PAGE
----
Representing AAC vocabulary for young children — Publication

Wo2015_WorahEtAl_DevelopmentallyAppropriateRepresentation_Edited4Webrah, S., McNaughton, D., Light, J., Benedek-Wood, E. (2015).  A comparison of two approaches for representing AAC vocabulary for young children.  International Journal of Speech-Language Pathology, 1-10.  doi:10.3109/17549507.2014.987817

Purpose: Young children with complex communication needs often experience difficulty in using currently available graphic symbol systems as a method of augmentative and alternative communication (AAC). Information on young children’s performance with graphic representations based on this population’s conceptualizations of these vocabulary items may assist in the development of more effective AAC systems.

Method: This study developed Developmentally Appropriate Symbols (DAS) for 10 early emerging vocabulary concepts using procedures designed to address both conceptual and appeal issues for graphic representations for young children. Using a post-test only, between-subjects comparison group design, 40 typically-developing 2.5–3.5-year-old children were randomly assigned to receive a brief training in either of two different types of graphic symbol sets: (a) DAS or (b) Picture Communication Symbols (PCS), a, commercially available graphic symbol system.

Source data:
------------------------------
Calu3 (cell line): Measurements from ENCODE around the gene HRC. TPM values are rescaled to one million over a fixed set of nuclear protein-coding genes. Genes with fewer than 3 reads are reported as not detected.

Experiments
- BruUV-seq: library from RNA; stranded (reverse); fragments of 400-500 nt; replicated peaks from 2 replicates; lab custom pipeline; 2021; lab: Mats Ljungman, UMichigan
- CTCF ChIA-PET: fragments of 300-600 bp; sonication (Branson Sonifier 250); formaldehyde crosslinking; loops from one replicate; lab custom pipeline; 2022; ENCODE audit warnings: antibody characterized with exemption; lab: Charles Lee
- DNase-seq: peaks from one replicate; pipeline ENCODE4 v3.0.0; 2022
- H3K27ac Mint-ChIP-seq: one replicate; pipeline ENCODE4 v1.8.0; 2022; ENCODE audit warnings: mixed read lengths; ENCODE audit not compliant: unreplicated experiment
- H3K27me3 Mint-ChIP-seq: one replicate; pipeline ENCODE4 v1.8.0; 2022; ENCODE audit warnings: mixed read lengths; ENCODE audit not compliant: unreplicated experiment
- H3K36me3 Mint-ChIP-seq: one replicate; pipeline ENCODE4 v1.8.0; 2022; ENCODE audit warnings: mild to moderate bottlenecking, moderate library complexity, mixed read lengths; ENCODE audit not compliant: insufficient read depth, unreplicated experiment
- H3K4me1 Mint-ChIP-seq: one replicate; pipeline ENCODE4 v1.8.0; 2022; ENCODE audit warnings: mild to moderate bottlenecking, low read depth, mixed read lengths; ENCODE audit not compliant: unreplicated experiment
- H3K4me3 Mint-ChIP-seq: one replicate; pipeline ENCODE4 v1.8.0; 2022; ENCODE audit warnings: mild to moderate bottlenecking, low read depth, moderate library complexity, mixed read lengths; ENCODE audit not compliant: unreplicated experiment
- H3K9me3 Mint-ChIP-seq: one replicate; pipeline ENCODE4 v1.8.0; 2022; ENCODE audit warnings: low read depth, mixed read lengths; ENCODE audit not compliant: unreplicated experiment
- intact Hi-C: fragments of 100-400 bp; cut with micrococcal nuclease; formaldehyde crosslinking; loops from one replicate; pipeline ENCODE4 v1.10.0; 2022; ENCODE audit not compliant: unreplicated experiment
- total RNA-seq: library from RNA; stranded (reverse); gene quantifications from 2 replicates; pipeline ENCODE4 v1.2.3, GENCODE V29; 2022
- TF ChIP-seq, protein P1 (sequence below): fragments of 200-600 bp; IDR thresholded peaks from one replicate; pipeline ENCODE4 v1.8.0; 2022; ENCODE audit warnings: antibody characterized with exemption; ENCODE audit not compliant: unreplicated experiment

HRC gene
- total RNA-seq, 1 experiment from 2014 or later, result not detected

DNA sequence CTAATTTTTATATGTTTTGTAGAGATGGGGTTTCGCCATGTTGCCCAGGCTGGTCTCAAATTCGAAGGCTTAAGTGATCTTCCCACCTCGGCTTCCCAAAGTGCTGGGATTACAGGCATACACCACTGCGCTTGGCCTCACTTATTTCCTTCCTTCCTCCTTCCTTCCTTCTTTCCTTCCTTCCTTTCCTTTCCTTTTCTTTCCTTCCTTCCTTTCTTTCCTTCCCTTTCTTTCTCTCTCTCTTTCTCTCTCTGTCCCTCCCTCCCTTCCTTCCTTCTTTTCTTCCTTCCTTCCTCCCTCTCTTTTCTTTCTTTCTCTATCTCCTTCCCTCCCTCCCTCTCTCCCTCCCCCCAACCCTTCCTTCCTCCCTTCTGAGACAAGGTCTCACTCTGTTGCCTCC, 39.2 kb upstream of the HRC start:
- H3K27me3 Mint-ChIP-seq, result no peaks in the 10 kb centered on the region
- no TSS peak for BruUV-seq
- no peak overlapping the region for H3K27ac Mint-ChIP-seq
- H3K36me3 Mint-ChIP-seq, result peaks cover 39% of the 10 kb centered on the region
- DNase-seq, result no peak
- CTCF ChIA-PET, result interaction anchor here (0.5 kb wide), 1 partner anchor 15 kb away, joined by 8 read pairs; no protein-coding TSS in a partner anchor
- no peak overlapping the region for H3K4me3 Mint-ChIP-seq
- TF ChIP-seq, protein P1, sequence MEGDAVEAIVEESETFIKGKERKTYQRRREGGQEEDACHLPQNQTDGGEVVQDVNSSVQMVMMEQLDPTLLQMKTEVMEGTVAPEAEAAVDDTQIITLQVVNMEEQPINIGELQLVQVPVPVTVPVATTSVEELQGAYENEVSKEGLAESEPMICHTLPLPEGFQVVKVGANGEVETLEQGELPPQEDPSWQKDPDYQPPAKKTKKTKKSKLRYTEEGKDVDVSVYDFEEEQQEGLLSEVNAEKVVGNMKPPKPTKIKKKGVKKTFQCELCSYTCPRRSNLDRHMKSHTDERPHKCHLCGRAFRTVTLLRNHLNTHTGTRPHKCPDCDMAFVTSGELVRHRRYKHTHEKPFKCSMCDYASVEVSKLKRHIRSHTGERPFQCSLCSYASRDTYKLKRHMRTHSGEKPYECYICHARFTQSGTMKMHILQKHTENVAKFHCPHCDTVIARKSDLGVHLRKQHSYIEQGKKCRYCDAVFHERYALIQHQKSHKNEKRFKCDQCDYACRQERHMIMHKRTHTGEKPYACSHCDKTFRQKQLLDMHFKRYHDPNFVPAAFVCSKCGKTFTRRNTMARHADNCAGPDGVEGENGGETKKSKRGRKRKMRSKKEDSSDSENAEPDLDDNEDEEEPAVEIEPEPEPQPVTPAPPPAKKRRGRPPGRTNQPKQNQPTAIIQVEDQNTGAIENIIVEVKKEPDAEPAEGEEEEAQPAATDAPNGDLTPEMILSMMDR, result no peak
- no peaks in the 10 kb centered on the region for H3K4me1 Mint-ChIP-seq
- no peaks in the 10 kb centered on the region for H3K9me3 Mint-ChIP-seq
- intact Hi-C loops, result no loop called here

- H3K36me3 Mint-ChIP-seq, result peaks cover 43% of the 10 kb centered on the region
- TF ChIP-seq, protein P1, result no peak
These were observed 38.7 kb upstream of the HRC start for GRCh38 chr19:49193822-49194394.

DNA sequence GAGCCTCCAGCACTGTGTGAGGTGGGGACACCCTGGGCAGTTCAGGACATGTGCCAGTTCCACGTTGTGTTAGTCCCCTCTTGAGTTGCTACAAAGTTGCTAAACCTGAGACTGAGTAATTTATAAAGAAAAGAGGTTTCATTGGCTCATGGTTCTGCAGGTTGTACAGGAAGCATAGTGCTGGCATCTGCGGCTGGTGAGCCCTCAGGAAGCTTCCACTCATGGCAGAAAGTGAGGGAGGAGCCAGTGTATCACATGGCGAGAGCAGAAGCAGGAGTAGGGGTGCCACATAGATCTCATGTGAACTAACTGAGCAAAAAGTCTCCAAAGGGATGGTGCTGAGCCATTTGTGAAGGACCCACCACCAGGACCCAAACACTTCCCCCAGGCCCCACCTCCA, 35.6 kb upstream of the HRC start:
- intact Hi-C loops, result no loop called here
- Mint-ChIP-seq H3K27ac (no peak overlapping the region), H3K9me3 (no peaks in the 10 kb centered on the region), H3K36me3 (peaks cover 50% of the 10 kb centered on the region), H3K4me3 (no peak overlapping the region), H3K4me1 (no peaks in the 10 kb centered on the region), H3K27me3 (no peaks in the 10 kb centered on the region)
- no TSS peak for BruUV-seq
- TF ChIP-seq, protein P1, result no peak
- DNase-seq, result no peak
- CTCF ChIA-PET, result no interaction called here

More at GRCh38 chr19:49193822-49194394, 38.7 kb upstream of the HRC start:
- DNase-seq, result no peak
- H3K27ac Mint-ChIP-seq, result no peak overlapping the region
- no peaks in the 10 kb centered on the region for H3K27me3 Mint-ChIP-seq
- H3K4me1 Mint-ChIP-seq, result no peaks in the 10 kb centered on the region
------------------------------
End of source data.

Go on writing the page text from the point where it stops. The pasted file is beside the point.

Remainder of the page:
Result: Results of a two sample independent t-test provide evidence that children in the DAS condition correctly identified more symbols than children trained with the PCS symbols. There was no evidence of a preference between the symbol sets.

Conclusion: The results provide support for careful consideration of children’s use and understanding of language in developing AAC systems for young children.

More information at the link above, or email David McNaughton (dbm2@psu.edu) for a copy.

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